Reconciling the Formal and the Causal: The Role of the Neuroeconomy

Rational choice theory (RCT) is standardly interpreted not as a causal theory, but as a normative one. Experimental economics, by replacing underlying assumptions of the standard interpretation of RCT by more realistic ones – by including pro-social preferences to the utility function, for instance – has improved the predictability of the RCT. That was not sufficient, however, to overcome another theoretical difficulty that RCT faces, which is the fact that its postulated entities are not rooted in any causal mechanism. In this paper, we show how neuroeconomics, because it is not limited to behavioral manifestations, may pave the way to the development of a natural science of decision-making.

Rational after All: Toward an Improved Theory of Rationality in Economics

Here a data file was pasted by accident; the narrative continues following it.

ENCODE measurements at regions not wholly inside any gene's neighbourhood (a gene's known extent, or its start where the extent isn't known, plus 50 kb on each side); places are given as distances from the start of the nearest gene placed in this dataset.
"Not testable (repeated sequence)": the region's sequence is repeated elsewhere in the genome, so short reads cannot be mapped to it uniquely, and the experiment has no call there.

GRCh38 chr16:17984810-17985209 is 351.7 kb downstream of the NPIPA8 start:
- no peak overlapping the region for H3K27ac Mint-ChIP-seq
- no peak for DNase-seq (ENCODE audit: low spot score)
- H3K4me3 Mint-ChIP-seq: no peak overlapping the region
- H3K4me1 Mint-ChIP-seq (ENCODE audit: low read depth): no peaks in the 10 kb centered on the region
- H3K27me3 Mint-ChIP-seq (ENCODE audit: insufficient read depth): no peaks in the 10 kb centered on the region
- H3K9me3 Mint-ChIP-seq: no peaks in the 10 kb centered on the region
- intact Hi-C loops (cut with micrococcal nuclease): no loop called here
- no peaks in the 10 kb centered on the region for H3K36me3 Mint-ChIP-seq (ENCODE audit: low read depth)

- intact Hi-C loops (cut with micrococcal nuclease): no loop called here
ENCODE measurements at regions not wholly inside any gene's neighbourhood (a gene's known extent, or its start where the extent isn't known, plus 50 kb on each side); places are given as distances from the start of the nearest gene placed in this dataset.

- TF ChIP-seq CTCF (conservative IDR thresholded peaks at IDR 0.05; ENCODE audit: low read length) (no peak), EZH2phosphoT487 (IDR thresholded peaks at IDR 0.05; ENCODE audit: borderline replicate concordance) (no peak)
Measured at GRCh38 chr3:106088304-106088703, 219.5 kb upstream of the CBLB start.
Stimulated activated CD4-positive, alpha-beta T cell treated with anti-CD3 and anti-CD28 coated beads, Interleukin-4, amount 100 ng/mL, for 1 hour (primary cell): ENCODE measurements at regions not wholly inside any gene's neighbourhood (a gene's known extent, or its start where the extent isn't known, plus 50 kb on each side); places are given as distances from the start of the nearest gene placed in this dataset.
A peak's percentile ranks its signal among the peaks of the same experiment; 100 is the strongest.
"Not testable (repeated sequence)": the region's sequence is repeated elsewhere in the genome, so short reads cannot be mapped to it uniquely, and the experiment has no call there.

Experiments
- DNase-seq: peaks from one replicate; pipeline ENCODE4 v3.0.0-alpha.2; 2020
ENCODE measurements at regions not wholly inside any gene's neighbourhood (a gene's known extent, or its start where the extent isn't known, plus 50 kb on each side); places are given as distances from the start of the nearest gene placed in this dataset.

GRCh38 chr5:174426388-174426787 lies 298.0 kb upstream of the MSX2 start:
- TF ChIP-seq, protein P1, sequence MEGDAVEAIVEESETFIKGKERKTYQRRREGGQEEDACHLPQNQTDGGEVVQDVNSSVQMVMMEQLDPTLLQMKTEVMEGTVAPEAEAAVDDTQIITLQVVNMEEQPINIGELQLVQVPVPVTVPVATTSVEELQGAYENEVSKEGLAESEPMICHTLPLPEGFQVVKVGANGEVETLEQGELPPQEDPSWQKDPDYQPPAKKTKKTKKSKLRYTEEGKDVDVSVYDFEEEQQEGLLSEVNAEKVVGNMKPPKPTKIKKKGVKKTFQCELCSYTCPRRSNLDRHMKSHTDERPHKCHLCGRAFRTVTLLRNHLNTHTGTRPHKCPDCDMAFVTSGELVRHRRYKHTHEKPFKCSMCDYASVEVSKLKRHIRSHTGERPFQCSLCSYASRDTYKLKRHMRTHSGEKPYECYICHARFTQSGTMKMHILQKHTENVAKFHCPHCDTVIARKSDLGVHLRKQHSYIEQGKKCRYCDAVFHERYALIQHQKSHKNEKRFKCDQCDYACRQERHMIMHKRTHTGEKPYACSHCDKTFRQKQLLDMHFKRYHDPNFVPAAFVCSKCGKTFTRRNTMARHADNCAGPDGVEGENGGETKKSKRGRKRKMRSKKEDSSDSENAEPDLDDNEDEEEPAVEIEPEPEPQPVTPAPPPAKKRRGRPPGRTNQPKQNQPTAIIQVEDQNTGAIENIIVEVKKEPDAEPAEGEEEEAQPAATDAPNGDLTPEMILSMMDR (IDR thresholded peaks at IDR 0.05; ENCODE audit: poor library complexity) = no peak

In this paper we revisit the literature on rational choice theory (RCT) and the critical approaches to it. We will present a concise description of the theory as defended by Gary Becker, Richard Posner, and James Coleman (as well as others) at the University of Chicago from the mid-1970s to the early 1990s. We will discuss its epistemological assumptions and predictions and also the most important counter-arguments. We will emphasize the critique based on behavioral economics and will try to see if humans’ supposed cognitive constraints lead to a failure of rationality or if they constitute rational responses to the scarcity of information, time, and energy. In our discussion, we will use findings from experimental economics and the sciences of the brain, especially evolutionary psychology and neuroeconomics. Our intention is to present an improved theory of rational choice that, on the basis of the above discussion, will be more descriptively accurate without losing its predicting power. We will conclude by trying to answer the most important related policy question: when rationality seems to fail, does this necessarily imply that agents should be paternalistically protected from themselves? We will briefly defend the thesis that, in the long-run, it is much better for society at large if individual decision makers are left alone to develop rational responses to their cognitive constraints.